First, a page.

Sunday, June 28, 2009

Transit bill in Senate Finance Tuesday

HB 148, the bill that will allow certain counties, including those in the Triangle and the Triad regions, to raise sales tax to provide for rail and enhanced bus transportation, will be considered by the Senate Finance committee on Tuesday, 6/30, at 1pm in room 544.

We can expect action on the floor of the Senate later in the week.

The real challenge, after the bill basses the General Assembly and is approved by the governor, will be to get a referendum passed in the counties to implement the new power. More than that, if we are to reduce fossil fuel consumption, reduce greenhouse gasses, and reduce traffic congestion, will be to get people to use the transit systems.

Thursday, June 25, 2009

Beach Bag Ban Bill now law

The bill to outlaw most plastic and non-recycled paper bags from three outer banks counties passed both houses of the General Assembly, was approved by the governor, and is now law (SL2009-163).

Tuesday, June 23, 2009

Jordan Lake Rules Pass General Assembly

A bill, HB 239, to enact rules for the Jordan Lake reservoir, was approved by the General Assembly Monday night and will go to the governor for her expected approval.

The Environmental Management Commission, with approval by the Rules Review Commission, adopted rules to protect Jordan Lake from nutrient pollution that cause the growth of algae that can produce toxins. Bills were introduced in the General Assembly to disapprove the rules. One bill, HB 239, was turned into a bill that approved most of the new rules relating to new development near the lake and tributaries to the lake. The bill replaced regulations concerning existing development with compromise language.

Tuesday, June 16, 2009

Fuel economy of state cars

The Senate, on Tuesday, 6/16/09, unanimously passed HB1079, Energy-efficient state motor vehicle fleet. This bill will require the Department of Administration to give preference to new passenger vehicles that have a fuel economy that is in the top 15 percent of that class of vehicles. Police and other emergency vehicles are exempt.

The bill had already been passed by the House. Because of a technical amendment to the bill in the Senate, the bill will be sent to the House for concurrence before being sent to the Governor for her approval.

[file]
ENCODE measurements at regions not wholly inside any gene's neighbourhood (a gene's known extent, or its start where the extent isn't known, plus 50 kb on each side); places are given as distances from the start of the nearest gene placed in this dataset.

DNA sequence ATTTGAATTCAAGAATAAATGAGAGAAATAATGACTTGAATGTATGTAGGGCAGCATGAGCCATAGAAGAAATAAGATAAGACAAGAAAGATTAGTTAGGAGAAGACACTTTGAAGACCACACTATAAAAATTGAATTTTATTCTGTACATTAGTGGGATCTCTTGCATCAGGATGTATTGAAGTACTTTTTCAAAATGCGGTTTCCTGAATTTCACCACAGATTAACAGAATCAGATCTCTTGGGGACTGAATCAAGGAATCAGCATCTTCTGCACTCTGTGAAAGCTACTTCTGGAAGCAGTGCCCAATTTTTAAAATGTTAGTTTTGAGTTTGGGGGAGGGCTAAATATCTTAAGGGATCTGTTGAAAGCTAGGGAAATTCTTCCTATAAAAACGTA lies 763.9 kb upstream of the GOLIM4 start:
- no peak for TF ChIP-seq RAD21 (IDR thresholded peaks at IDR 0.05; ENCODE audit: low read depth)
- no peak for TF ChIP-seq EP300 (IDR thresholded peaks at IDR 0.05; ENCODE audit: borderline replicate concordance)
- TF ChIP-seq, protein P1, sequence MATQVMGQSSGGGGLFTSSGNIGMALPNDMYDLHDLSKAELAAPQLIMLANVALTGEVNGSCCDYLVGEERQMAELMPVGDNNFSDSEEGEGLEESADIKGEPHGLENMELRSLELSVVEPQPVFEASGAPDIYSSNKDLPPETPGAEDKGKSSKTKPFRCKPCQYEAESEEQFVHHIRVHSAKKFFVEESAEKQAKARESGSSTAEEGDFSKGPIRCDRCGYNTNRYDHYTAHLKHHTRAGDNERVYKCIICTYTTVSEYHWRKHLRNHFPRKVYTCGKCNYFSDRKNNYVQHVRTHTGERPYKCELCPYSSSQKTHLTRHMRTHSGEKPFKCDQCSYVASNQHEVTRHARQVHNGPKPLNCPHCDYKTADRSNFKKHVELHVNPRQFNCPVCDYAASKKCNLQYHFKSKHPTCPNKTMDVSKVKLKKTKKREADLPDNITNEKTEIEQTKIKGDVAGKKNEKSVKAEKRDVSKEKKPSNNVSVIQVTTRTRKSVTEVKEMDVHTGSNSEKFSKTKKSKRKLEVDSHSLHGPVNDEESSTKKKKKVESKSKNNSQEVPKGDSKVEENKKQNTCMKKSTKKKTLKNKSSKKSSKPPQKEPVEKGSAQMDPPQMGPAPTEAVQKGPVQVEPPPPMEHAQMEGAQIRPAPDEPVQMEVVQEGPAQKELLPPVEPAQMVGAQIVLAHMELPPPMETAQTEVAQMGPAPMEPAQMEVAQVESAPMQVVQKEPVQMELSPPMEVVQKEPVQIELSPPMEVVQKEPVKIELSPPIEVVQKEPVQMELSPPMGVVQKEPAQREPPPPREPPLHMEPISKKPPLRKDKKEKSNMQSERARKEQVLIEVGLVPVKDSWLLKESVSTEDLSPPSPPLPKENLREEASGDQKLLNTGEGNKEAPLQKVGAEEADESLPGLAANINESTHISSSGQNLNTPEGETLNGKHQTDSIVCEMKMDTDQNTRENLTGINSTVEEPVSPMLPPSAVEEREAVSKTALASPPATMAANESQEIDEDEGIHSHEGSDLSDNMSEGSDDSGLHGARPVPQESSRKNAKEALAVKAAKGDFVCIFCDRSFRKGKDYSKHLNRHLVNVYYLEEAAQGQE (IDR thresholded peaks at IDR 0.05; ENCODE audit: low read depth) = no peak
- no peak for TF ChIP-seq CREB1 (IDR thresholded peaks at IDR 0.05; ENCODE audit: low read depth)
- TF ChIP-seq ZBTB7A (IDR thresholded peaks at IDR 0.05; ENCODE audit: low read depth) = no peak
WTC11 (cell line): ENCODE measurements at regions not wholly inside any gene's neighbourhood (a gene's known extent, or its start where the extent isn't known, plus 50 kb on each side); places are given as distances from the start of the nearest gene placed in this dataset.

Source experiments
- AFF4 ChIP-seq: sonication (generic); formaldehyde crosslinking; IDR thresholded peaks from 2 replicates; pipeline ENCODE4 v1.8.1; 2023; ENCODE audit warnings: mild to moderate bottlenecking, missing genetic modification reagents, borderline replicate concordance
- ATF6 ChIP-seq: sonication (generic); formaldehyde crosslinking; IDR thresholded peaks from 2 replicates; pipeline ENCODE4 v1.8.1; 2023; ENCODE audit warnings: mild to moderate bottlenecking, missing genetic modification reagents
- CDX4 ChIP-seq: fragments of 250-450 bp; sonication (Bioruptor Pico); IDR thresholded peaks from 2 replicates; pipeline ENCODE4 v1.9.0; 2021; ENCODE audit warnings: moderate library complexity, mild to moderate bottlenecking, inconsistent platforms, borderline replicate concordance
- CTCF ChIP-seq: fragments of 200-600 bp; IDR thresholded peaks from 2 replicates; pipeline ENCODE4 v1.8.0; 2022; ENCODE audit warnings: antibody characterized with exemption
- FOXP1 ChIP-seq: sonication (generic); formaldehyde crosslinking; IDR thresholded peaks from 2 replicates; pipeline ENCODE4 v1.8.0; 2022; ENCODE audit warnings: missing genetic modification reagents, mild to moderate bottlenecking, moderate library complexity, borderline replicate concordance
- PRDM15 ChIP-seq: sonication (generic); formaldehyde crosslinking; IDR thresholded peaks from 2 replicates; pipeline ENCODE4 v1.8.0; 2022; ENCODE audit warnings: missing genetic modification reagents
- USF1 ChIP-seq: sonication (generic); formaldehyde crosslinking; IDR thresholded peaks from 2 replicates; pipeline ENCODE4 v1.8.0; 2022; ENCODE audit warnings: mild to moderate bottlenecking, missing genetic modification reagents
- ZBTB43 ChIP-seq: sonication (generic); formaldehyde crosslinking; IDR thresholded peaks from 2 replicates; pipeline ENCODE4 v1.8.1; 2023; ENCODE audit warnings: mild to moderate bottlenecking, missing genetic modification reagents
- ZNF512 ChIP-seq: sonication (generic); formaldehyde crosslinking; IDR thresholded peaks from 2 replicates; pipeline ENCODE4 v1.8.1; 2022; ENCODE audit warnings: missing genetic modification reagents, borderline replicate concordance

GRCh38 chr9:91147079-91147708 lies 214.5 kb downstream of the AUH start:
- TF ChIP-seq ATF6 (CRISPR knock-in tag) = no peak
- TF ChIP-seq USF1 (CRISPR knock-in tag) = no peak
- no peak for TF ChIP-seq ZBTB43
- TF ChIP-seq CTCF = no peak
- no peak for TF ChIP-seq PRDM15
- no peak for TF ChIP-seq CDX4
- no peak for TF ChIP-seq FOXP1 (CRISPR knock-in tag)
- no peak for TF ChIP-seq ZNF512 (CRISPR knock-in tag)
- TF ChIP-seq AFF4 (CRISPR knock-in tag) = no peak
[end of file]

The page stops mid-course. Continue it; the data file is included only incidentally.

Thursday, June 11, 2009

In the General Assembly

Some more recent action in the General Assembly:

SB 1018, which will ban plastic and non-recycled paper bags in three Outer Banks counties, was approved by the House Environment Committee on Tuesday, June 9. The bill, which has been passed by the Senate, is now in the House Commerce Committee.

HB 1079, to improve the energy efficiency of the state owned motor vehicle fleet, was reported favorably by the Senate Commerce Committee on Thursday, June 11, and now goes to the full Senate for votes.

SB 586, File Lis Pendens for Certain Erosion Actions, will requre the filing of notice of pending litigation relating to erosion controls. This will allow purchasers of property to know about litigation involving the property and aid enforcement of erosion regulations. The bill was given a favorable report by the House Environment Committee on Tuesday, June 9, and now is in the House Judiciary I committee.

Friday, June 5, 2009

A bad bill delayed

HB 1583, DOT Vegetation Removal Changes, was expected to be considered by the House Transportation committee on Wednesday, June 3. However, due to lack of time the bill was postponed until a future meeting of the committee. The NC Chapter of the Sierra Club is fighting this bill. It would expand the amount of vegetation (trees and shrubs) that can be removed from highway right-of-ways to make billboards and business more visible to cars. This is a bad bill and any delay is welcome.

Monday, June 1, 2009

News coverage of Falls Lake delay

The Raleigh NC News and Observer has published a couple of stories and an editorial about the delay in the Falls Lake rules:

Rules on Falls Lake stagnate May 25, 2009

Officials turn attention to Falls Lake cleanup May 27, 2009 (Durham edition)

Faster on Falls June 1, 2009 (editorial)

Falls Lake Rules Delay

The Environmental Management Commission (EMC) was required to write nutrient management rules for Falls Lake by an act (section 3 of Session Law 2005-190) of the General Assembly that was signed into law on July , 2005. That act required that the rules be implemented by July 1, 2008. In August, 2006 an act, SB 1523, SL 2006-259 of the General Assembly extended the deadline by one year. So under current law the rules must be developed by July 1, 2009. That is only one month from the date of this post.

The EMC adopts rules written by the Department of Environment and Natural Resources (DENR).

DENR has now asked the General Assembly for another extension. Early this past April, HB 1099, then in the House Environment and Natural Resources Committee, was amended to extend the deadline by 2 years 5 months, until November 30, 2011. The extension was then changed to one year, with a requirement that the rules be developed by July 1, 2010. HB 1099 has passed the House with the one year extension; it is expected that attempts will be made in the Senate to increase the extension.

Falls Lake is already impaired and is getting worse. The rules should have been adopted long ago; any extension will allow the lake to become even more polluted. The rules will not go into effect on the date set by the General Assembly. That date is for the EMC to adopt rules. After the EMC adopts the rules they are then reviewed by the Rules Review Commission, a several month process. After the RRC reviews and approves the rules, they are reviewed and perhaps modified by the General Assembly. If the July 1, 2010 date is kept, the rules will be presented to the General Assembly in January of 2011 and will likely not get fully adopted until the summer of 2011